The recent re-emergence of materiality as a key topic for social scientists and humanists has at times seemed to be taking place without centrally engaging archaeology, a set of disciplinary approaches that is founded fundamentally on the proposition that we can talk about the lives people led in the past through the things that persisted from that past to our present. This is not to say that archaeologists have remained silent in debates about "the social lives of things", "object agency", or even ANT. But even as these discussions produce a productive blurring of lines that sees ethnographers studying ancient Moche pots and Inka khipus, and archaeologists looking at the way that Las Vegas circulates Egyptica, it seems that often archaeologists are talking past our interlocutors. Archaeologists claim a specific expert position in these discussions based on our long history of grounding in materiality, even as the status of materiality as grounding is called into question. But as we use the terms of craft that we have tested and come to trust over generations, we may in fact be failing to adequately account for the complex models of circulation of things that our terminologies index. In this presentation, I draw on a series of recent analyses in which I have presented linked case studies in rethinking the language of archaeological materiality in order to reframe the understandings that archaeology provides of life with things, understandings that should be a central contribution to contemporary transdisciplinary considerations of materiality.

No more ancient; no more human: the future past of archaeology and anthropology

Author: Tim Ingold (University of Aberdeen) tim.ingold@abdn.ac.uk

Abstract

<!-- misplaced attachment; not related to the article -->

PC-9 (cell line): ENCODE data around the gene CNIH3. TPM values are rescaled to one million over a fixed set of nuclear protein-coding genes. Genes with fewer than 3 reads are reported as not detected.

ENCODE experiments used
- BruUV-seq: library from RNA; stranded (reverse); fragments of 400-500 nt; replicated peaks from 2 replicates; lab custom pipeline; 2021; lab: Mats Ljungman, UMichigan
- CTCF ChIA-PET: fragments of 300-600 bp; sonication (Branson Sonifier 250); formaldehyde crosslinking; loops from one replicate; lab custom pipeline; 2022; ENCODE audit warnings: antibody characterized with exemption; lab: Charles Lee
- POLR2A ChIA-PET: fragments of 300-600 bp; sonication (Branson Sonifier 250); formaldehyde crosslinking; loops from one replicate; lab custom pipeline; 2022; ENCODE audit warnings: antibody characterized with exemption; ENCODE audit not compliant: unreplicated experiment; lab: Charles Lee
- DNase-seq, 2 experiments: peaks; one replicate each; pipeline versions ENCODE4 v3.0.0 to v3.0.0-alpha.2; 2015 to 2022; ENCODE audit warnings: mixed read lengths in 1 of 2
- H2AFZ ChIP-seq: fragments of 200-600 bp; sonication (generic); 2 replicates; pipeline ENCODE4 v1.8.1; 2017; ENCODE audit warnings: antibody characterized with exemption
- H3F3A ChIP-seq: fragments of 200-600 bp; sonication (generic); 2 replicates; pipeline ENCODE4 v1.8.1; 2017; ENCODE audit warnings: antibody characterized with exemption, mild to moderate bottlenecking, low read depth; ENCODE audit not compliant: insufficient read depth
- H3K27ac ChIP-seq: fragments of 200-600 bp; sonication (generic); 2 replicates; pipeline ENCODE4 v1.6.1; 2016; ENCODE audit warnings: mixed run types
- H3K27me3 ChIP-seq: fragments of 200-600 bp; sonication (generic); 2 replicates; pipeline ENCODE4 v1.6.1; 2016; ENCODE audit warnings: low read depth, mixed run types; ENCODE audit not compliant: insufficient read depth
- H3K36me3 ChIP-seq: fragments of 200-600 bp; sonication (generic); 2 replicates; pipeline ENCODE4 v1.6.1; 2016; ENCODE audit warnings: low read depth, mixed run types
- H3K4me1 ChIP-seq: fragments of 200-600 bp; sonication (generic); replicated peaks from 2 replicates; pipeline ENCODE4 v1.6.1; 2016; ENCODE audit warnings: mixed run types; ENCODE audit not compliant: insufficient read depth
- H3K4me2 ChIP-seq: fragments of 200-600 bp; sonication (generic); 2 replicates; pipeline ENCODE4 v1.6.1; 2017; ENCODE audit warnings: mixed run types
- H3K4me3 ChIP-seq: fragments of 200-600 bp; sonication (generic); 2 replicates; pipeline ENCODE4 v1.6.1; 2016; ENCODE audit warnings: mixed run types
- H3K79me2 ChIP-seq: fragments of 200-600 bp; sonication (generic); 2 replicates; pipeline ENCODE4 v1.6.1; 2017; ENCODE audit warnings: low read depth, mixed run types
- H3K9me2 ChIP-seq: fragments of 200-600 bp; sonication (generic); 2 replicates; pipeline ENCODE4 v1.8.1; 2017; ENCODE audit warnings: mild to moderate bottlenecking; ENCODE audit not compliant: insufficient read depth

Imagine a future in which the divisions between anthropology and archaeology, which so exercised our predecessors, have disappeared. Even the disciplinary prefixes, archaeo- and anthropo-, have lost their appeal, as we have come to realise that although the world’s inhabitants follow in the ways of their predecessors, none are more ancient than any other, nor others more modern, and that the distinction between knowing and being that underwrites the concept of the human is unsustainable. Looking back, the intellectual historians of this future will wonder how the scientists of today have been so beguiled by a theory that can only comprehend the evolution of being in nature as an evolution of knowing out of it, and will puzzle over the consequent construction of original humans as curiously constituted hybrids of genes and culture. They will chart the messy implosion of these ways of thinking and the humbling of big science in the wake of the collapse of the institutions of finance on which it depended. And they will tell of how, like small mammals in the last age of the dinosaurs, today’s disciplines of anthropology and archaeology survived the maelstrom, quietly ushering in a genuine revolution in the way we see ourselves. Together they went on to lay the foundations of a new, post-human science, at last realising the dream of Giambattista Vico three centuries previously, that starts from the recognition that knowing is itself a practice of habitation, of dwelling in a world that is continually growing over.